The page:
Notable Albino Animals
An albino humpback whale called Migaloo (Australian Aboriginal for "White Lad") travels the east coast of Australia, and has become famous in the local media. Bristol Zoo was the home to a very rare albino African penguin named Snowdrop, who was hatched at the zoo in October 2002 and died in August 2004. For many years, a unique albino gorilla named Floquet de Neu in Catalan and Copito de Nieve in Spanish (both meaning "Snowflake"), was the most famous resident of the Parc Zoològic de Barcelona. In 2009 a pink albino bottlenose dolphin, nicknamed Pinky, was sighted several times in an inland lake in the United States, and footage of it has become popular on Internet video sites. There is also an albino crocodile in Jungle Island theme park in Miami, Fl.
Perhaps the most significant albino animal in history was Mocha Dick, a sperm whale of the early 19th century that lived mostly near the island of Mocha, off Chile's southern Pacific coast, several decades before Herman Melville fictionalized him in the 1851 novel Moby-Dick. The real whale was renowned for being docile until attacked whereupon he became ferocious and capable of disabling smaller vessels. This made him widely feared among whaler crews, though also a target for adventurous captains, who engaged him in possibly as many as hundred or more sea battles before he was eventually killed.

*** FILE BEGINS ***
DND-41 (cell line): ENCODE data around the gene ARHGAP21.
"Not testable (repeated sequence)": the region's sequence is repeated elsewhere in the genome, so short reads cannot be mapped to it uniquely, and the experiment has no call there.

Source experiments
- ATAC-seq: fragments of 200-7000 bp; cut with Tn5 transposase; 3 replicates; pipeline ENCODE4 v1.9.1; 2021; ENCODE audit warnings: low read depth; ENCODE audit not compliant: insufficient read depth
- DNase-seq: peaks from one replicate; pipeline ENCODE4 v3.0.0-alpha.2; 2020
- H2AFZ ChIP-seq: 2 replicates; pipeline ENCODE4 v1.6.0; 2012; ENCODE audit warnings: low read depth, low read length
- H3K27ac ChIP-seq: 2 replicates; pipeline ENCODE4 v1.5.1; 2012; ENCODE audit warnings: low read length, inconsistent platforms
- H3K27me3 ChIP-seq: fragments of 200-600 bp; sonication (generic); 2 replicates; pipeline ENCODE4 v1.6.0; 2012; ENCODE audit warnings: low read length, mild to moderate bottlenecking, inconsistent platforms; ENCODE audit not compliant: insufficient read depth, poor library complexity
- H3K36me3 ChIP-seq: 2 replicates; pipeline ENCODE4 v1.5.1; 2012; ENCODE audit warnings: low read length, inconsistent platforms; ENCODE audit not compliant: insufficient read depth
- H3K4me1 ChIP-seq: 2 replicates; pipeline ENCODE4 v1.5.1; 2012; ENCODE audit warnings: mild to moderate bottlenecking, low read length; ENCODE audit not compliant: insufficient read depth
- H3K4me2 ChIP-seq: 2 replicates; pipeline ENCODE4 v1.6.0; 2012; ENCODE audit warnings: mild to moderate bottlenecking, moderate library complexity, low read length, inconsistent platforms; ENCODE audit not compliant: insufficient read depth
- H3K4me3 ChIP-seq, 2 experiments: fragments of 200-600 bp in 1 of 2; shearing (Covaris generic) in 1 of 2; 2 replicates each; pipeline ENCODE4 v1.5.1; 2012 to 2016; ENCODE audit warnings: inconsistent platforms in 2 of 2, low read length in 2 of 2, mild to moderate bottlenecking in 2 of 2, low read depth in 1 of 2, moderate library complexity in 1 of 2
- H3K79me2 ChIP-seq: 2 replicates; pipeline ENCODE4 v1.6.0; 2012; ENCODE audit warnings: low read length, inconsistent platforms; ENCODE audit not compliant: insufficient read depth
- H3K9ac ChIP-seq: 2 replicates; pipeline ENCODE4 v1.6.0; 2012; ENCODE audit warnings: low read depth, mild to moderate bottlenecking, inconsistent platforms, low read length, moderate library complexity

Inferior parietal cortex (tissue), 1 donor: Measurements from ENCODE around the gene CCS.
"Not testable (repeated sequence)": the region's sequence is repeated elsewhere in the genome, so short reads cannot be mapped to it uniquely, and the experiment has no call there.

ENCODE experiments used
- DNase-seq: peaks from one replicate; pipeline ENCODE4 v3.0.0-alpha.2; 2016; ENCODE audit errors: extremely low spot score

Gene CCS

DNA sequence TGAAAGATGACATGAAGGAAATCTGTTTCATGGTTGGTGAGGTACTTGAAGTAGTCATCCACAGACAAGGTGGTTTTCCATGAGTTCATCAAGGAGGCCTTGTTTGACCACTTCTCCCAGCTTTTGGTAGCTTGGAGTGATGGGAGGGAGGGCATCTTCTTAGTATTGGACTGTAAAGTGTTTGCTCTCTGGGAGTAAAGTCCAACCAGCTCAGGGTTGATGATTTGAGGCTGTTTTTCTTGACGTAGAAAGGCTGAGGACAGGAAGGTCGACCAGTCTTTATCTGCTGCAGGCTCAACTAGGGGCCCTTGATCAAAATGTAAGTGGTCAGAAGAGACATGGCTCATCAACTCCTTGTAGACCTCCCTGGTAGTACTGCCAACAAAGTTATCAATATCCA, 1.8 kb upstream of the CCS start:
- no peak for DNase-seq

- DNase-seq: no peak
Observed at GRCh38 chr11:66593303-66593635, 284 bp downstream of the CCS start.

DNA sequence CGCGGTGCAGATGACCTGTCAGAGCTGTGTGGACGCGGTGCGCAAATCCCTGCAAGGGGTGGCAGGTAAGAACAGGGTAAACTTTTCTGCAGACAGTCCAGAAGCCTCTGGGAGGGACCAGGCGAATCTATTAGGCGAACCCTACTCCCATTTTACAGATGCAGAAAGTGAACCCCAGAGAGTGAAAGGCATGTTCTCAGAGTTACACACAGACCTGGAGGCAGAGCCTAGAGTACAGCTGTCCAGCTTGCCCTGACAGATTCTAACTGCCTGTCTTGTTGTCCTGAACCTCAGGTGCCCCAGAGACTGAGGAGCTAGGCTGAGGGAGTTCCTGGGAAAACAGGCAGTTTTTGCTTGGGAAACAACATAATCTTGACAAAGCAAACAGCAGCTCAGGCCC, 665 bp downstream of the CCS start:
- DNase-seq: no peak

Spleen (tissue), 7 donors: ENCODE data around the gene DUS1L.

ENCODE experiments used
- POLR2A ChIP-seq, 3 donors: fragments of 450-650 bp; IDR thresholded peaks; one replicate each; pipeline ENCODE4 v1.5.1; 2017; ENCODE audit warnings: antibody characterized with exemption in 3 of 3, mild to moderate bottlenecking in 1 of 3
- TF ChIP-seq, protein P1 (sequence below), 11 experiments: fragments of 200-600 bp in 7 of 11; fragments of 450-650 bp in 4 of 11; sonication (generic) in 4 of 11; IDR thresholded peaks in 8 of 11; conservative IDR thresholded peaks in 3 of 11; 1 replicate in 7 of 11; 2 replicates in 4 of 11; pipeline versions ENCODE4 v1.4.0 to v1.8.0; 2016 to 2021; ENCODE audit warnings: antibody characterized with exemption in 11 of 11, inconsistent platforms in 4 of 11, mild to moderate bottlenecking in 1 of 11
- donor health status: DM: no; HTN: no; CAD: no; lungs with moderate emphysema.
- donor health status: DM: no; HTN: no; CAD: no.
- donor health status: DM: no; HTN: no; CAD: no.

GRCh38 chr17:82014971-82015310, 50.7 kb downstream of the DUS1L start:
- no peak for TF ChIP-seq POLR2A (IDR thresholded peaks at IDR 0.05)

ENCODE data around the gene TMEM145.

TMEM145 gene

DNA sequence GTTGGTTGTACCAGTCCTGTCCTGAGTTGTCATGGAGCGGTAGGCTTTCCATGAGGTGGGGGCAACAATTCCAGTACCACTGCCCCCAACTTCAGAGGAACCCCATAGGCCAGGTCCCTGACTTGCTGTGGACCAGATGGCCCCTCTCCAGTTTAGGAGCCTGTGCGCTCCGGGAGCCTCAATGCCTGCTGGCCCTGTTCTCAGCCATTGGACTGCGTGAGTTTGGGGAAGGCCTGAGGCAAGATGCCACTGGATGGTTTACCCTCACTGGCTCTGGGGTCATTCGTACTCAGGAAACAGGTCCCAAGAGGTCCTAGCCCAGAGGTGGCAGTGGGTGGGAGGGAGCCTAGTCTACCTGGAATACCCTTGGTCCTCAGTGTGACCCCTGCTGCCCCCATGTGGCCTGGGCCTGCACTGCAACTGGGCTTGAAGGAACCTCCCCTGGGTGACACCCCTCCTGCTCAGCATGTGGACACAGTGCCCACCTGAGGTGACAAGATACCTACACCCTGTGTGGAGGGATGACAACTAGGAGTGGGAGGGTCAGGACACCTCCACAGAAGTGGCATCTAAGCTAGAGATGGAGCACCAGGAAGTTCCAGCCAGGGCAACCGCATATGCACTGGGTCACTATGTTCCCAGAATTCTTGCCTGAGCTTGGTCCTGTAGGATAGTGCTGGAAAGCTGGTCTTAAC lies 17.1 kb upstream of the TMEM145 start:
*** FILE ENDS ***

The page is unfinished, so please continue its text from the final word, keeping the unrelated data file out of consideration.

Read more about this topic: Albinism In Popular Culture
Famous quotes containing the words animals and/or notable:
“Researchers, with science as their authority, will be able to cut [animals] up, alive, into small pieces, drop them from a great height to see if they are shattered by the fall, or deprive them of sleep for sixteen days and nights continuously for the purposes of an iniquitous monograph.... Animal trust, undeserved faith, when at last will you turn away from us? Shall we never tire of deceiving, betraying, tormenting animals before they cease to trust us?”
—Colette [Sidonie Gabrielle Colette] (18731954)
“In one notable instance, where the United States Army and a hundred years of persuasion failed, a highway has succeeded. The Seminole Indians surrendered to the Tamiami Trail. From the Everglades the remnants of this race emerged, soon after the trail was built, to set up their palm-thatched villages along the road and to hoist tribal flags as a lure to passing motorists.”
—For the State of Florida, U.S. public relief program (1935-1943)